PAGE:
Sorority Sobriety

Posted by – February 25, 2007

Another fine example of the nurturing, loving, solidarity of sisterhood MTF folks so often pine over.

9 Comments on Sorority Sobriety

  1. Phoebe says:

    I don’t know. It sounded like the chapter itself was very nurturing — half of those who weren’t thrown out left in solidarity. I think that’s pretty impressive, actually.

    But your point is very well taken.

  2. Diane Frank says:

    This calls for snarky comparisons to TriEss. Oh, yes it does.

    Diane

  3. SavoyTruffle says:

    I will never, ever, ever understand the need or the desire to join either a fraternity or a sorority. Ever. GDI forever.

  4. Katherine says:

    This situation is really unfortunate and short-sighted but a terrific example at how diversity gets crushed by institutionalized systems that pretend to be doing something good, “Hey, we’re only trying to raise recruitment numbers.”

    I’ve been following this one for awhile as my colleague’s daughter—she’s the one featured in the second picture—has been in the middle of this. What a lovely parting experience for her senior year. It is a sober reminder of how categories get valorized at the expense of people’s humanity, and that is something those who inhabit T-World know intimately well. In the words of one rapper, “And it don’t stop.”

  5. jadecath says:

    Wow, Katherine. Glory to your colleague’s daughter; pass it on, if you can.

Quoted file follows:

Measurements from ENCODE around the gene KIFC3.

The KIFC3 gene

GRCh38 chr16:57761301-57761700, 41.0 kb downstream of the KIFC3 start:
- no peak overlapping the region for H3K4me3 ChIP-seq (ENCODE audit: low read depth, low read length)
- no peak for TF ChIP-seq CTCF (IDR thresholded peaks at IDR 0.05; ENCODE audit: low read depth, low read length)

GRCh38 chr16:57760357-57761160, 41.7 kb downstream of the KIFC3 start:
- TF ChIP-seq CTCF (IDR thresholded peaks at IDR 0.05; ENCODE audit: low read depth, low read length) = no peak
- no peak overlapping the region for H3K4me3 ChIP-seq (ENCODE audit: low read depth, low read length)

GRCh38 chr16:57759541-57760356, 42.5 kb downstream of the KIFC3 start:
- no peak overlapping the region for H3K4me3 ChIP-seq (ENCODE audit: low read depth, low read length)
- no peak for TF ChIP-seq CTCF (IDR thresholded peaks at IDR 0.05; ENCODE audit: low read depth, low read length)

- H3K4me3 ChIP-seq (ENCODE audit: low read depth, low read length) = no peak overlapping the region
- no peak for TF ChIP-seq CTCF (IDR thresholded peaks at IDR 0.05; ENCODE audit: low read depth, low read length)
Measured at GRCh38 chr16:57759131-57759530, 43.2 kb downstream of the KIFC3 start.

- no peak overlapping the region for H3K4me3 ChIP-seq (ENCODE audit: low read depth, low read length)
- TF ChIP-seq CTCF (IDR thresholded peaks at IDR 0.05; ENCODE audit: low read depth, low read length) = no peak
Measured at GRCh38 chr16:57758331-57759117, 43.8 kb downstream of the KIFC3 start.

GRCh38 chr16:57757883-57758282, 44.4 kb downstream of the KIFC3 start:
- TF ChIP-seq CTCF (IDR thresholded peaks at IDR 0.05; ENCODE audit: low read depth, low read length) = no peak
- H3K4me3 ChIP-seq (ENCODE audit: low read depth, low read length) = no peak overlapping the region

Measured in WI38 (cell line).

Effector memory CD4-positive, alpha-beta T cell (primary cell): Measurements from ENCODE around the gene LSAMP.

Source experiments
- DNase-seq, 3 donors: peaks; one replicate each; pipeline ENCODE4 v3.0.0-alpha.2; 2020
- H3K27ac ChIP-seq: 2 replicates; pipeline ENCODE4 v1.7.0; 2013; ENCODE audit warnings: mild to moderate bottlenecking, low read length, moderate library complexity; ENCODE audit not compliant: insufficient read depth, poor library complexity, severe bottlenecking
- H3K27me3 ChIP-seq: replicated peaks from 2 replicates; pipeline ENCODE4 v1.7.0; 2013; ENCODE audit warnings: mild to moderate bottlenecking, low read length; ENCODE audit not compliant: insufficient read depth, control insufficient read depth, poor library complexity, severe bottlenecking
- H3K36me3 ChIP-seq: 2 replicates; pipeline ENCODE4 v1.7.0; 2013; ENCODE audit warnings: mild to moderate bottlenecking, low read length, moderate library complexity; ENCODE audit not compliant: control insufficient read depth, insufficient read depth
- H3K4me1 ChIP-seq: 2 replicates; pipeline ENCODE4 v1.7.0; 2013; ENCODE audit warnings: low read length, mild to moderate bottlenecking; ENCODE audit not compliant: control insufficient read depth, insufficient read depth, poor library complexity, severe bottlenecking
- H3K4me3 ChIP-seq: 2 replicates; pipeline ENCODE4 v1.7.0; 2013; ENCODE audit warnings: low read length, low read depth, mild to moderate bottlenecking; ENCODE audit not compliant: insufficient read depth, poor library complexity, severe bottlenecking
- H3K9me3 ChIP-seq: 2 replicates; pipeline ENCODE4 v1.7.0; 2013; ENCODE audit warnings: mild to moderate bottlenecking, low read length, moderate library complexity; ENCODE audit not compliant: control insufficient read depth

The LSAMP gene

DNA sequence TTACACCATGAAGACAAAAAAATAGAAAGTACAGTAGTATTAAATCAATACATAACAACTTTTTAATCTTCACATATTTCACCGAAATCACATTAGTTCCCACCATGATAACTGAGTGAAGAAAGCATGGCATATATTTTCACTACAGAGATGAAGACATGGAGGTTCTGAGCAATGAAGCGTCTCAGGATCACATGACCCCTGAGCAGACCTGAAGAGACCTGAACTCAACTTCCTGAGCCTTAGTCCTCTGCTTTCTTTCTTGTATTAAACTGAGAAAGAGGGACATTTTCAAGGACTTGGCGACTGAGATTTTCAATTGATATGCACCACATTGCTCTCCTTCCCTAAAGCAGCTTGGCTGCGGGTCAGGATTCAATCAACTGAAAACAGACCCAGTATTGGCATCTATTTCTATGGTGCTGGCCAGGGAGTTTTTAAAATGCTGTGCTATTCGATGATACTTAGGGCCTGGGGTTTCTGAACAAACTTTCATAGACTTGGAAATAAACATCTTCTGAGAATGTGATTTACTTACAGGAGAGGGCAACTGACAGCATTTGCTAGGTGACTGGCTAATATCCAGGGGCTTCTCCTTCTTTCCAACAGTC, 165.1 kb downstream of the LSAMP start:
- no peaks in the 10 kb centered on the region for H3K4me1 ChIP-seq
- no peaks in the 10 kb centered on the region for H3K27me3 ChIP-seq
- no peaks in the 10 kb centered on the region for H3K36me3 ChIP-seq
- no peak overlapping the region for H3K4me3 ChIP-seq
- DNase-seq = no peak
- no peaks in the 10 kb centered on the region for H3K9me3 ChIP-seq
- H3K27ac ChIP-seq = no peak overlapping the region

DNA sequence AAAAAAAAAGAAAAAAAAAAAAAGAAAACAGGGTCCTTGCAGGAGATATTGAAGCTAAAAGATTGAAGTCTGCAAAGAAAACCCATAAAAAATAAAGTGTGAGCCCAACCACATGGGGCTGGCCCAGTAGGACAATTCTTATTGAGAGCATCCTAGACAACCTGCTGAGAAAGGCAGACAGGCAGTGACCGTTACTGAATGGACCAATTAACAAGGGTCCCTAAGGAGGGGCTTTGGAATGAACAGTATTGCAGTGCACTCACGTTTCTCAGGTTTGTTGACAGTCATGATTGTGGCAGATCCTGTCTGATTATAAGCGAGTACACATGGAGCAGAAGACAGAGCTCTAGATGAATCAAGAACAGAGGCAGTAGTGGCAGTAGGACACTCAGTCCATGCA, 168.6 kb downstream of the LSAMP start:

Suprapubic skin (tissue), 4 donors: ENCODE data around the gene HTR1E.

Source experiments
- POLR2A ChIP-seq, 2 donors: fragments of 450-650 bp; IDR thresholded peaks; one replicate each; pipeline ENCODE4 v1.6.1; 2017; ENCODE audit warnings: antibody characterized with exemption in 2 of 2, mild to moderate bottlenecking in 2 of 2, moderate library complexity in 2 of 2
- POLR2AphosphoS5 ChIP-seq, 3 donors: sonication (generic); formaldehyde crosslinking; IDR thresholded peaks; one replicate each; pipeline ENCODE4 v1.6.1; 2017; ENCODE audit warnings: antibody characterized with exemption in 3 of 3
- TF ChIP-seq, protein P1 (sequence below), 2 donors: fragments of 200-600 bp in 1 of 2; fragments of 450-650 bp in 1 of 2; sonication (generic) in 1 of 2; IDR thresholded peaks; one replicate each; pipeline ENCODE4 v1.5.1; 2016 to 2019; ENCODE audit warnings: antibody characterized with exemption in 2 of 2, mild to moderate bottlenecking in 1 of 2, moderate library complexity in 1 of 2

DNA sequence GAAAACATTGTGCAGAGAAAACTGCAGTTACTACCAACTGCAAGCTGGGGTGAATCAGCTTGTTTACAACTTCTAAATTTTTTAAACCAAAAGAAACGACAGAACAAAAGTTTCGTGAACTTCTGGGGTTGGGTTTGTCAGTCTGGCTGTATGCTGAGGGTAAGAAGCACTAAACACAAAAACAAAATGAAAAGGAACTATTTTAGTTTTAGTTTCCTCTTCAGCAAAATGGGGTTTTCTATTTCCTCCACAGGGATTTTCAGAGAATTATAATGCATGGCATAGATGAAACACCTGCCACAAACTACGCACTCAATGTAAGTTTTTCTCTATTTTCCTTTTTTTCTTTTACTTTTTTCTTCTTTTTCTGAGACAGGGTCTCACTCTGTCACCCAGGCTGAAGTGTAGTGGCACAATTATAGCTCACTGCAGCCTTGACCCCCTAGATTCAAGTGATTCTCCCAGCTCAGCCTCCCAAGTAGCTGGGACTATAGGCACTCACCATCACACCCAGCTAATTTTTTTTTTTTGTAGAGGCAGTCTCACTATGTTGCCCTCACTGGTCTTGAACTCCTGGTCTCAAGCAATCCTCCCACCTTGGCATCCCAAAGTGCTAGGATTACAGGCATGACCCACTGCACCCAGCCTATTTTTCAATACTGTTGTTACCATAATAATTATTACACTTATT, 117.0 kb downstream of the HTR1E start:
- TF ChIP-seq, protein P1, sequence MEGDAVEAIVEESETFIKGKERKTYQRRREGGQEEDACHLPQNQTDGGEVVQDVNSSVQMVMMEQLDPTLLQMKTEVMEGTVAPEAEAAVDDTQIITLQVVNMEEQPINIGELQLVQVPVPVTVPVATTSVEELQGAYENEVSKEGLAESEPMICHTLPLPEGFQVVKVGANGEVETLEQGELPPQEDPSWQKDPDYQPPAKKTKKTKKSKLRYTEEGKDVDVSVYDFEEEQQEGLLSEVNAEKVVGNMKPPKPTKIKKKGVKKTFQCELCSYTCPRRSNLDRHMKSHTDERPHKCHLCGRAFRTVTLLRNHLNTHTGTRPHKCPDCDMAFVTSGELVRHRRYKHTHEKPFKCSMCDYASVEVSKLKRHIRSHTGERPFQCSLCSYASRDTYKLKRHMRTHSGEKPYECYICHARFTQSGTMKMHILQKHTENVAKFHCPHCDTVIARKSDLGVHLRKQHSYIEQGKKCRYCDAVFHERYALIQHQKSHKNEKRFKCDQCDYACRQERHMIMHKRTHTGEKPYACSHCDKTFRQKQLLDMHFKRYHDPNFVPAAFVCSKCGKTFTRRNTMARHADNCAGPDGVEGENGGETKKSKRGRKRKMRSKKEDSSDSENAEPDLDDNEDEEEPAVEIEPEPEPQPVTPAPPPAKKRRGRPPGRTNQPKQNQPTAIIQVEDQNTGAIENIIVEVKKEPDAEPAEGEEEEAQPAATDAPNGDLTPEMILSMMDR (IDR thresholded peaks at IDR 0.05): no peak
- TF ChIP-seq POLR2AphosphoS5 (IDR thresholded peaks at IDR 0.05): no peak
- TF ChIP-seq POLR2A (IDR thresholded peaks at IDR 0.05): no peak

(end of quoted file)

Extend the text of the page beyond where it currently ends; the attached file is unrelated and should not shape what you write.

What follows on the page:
Megan, don’t write ‘em all off. My fraternity mailing list is currently discussing the story, with unanimous disgust. I just suggested (yes, from my Catherine address) that we send a letter of salute and encouragement to the expellees and the rebels, along with 29 forms for transfer application to MIT. We might even be able to rush them, depending on the present state of our seesaw struggle aganst our national organization to go co-ed.

  6. Diane Frank says:

    One other point…there was tremendous solidarity among the women of the sorority itself. The national organization has problems, but the local women seem to me to be wonderful people.

  7. caprice says:

    Such battles are not uncommon, I think. My fraternity chapter lasted three years. Midway through the third year the National gave up on us completely–wouldn’t even answer our letters.

  8. LaSirenaBella says:

    I can understand Megan’s POV. I “went Greek” in college. It was my “military experience” that many T*s go through (I thought joining a fraternity would “make a man out of me”). Obviously, it failed. My home chapter was mostly a group of College Republican-type homophobes and little assholes out for doing every pretty blonde Kappa and drinking every weekend. I got shit for dating women from the sorority that had the “girls with the good personalities.” Hell, they were more interesting in that one, not all blondie Orange County, cookie-cutter types! However, I encountered good people and lifelong friends in chapters at other schools.

    There is good and bad in every Fraternity and Sorority. I’m glad to hear that Jade, and I know where you’re coming from, Megan.

  9. helenboyd says: